Views & Notes: April 2016 Edition | Performance Racing Industry
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Views & Notes: April 2016 Edition
By Dan Schechner on April 11, 2016

* Membership Has Its Privileges: You’d be hard pressed to top the Specialty Equipment Market Association when it comes to the quantity and/or quality of its member benefits. (Disclosure: SEMA owns this company, this magazine, and the equipment this column was produced on.)

Nonetheless, the plethora of year-round services, events and opportunities afforded by the venerable aftermarket industry association would be impressive by anyone’s measure. For my money, a clear frontrunner is the annual Motorsports Parts Manufacturers Council (MPMC) Media Trade Conference. The three-day gathering held each winter offers journalists like yours truly unparalleled access to dozens of leading performance parts suppliers—and their latest wares—in an up-close setting under one accessible roof, in this case the Embassy Suites in Santa Ana, California.

In fact, PRI Managing Editor Meredith Kaplan Burns and I discovered several interesting product developments and informational tidbits with wide-ranging implications for the 2016 racing season. For example, we discussed changes in fuel pump technology and the emerging off-road market, in addition to challenges posed by the importation of counterfeit goods, with Vic Wood, Kyle Fickler and Jackson Lueg from Aeromotive Inc. We learned about PRW Industries’ new series of flexplates for Dodge Cummins diesel engines, as well as the company’s aggressive private label program and uncompromising MAP policies.

Elsewhere, Ryan Hunter told us the most frequently asked question for SCE Gaskets’ tech support is easily, “Why is my head gasket leaking?” (The answer, according to Hunter: It’s almost always insufficient clamp load.)

Another eye-opening conversation came by way of JE Pistons’ Sean Crawford and Nickolaus DiBlasi, who explained that because the market for their core product is fairly mature, new developments tend to be incremental. Enter the industry’s first off-the-shelf asymmetrical forged pistons. Utilizing two different sized piston skirts, the parts represent a migration of higher-end technology from custom to stock product. At the same time, Crawford and DiBlasi pointed to JE’s $2.5 million investment in machining equipment over the last year and change, resulting in greater one-off design flexibility and reduced turnaround time.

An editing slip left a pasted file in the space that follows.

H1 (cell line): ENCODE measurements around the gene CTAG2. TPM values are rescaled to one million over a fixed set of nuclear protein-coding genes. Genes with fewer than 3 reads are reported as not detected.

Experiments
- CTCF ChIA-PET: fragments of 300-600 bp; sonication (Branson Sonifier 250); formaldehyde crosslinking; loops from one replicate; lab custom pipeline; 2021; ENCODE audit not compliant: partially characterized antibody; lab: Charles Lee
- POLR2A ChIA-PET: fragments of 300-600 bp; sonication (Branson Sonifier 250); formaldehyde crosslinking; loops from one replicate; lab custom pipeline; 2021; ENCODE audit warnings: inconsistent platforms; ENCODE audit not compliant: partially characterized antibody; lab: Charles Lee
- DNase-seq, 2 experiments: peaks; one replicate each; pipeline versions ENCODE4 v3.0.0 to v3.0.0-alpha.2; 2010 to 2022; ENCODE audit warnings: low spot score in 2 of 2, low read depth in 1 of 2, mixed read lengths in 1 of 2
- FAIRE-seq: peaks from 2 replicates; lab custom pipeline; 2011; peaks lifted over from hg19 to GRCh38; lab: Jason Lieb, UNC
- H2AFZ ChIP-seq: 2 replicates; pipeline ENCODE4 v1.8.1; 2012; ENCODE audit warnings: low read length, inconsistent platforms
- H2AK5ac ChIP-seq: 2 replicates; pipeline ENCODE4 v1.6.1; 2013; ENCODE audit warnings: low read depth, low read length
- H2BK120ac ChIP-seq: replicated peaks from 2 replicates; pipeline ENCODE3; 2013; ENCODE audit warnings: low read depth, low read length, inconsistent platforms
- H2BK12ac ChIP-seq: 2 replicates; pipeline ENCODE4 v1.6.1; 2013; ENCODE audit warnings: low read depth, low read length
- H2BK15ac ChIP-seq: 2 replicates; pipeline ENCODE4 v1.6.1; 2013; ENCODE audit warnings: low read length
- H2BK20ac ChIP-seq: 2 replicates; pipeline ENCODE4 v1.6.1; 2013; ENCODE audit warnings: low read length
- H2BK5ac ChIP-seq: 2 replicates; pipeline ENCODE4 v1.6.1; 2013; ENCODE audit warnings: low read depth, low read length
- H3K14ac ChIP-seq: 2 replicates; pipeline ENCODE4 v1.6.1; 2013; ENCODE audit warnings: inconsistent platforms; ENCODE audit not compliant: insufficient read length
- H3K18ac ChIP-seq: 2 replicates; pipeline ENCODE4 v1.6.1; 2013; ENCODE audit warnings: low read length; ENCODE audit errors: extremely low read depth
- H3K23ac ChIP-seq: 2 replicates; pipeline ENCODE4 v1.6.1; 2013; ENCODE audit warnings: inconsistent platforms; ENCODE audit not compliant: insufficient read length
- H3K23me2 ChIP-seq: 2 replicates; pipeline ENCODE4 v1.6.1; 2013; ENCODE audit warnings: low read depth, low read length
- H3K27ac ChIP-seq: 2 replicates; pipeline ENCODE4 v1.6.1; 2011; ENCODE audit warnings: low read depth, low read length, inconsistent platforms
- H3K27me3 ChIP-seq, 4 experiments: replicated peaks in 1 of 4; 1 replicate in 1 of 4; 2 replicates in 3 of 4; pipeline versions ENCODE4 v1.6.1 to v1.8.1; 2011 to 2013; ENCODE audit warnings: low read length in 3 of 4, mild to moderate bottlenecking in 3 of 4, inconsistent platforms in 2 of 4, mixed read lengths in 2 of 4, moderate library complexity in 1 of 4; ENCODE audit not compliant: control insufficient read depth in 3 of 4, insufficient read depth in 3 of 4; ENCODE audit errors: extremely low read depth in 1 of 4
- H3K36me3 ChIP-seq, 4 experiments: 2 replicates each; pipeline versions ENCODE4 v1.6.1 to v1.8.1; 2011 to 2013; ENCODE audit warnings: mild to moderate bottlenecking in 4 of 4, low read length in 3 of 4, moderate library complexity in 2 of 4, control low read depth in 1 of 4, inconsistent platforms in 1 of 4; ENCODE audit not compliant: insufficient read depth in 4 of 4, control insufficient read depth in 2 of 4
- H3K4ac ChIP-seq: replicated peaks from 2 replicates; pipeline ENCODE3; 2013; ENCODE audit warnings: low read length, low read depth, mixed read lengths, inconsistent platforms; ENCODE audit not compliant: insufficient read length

Meantime, Ed Law could hardly wait to show us Total Seal’s latest innovation in piston ring design—the Radial Notch Technology of its Total Conform rings. In order to ensure the ring face stays in constant contact with the cylinder bore—even when fuel, air and ignition create heat and pressure that changes the geometry of the cylinder—Total Seal developed a ring with a series of radial notches around the inner diameter, so the ring behaves like it’s a very shallow radial wall ring. This way, Law explained, it conforms to the bore distortions while maintaining a wide radial wall that allows it to remain firmly sealed to the piston in the ring lands. Law said the new rings are ideal for Pro Stock applications, among others.

A few minutes later, Mike Downs of Trick Flow Specialties noted that while the bulk of his business is LS-centric, he’s observed significant pent-up demand for Mopar (especially Big Block) products. Ten-second bracket racers and those in search of added street performance take note: Trick Flow’s recently introduced PowerPort 240 aluminum cylinder heads helped a 10.4:1 compression, 446 cubic inch Mopar BB spit out 620 horsepower at 6200 rpm’s on a Superflow dyno. Also new to Trick Flow’s line card for Big Block Mopar are Cast Aluminum Valve Covers made from durable A319 aluminum; Track Heat Intake Manifolds; Track Max Hydraulic Roller Camshafts; and complete Top-End Engine Kits, not to mention newly available SKUs for GM and Ford engines.

It was a whirlwind event, to be sure, and one we’ll most certainly have circled on our calendars for 2017 and beyond.   

* Liftoff At NASA: A long-awaited road racing class was officially christened last month when competitors in the National Auto Sport Association’s NASA Prototype (NP) Series took to Willow Springs International Raceway in Rosamond, California, for a non-points spin around the 2.5-mile course.

Introduced at the 2014 PRI Trade Show, the NP Series features a purpose-built, closed-cockpit, prototype-style race car—the NP01—developed by Georgia-based Élan Motorsports and priced at just $72,500. Pretty impressive, when you consider on-track testing has placed the NP01’s performance alongside that of top-level Super Touring race cars.

The series itself consists of two individual championships—an 11-race Pacific program and a nine-race Atlantic version. Points-earning events actually begin this month, when West Coast drivers visit Southern California’s Buttonwillow Raceway Park on April 16–17; Atlantic racers kick off their season June 10–11 at Hallett Motor Racing Circuit in Jennings, Oklahoma.

According to NASA Business Development Director Jeremy Croiset, sponsor interest has spiked as well. “We’ve got a great contingency package set up this year for the competitors,” he told us. “Toyo Tires, Hawk Performance and Mazda have all stepped up to offer competitors a great prize package worth well over $100,000. Anyone that does well in the series and collects on contingency will seriously decrease their yearly operational costs.”

For more information, visit nasaprototype.com.

About the Author
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Dan Schechner is the Editor of Performance Racing Industry Magazine.
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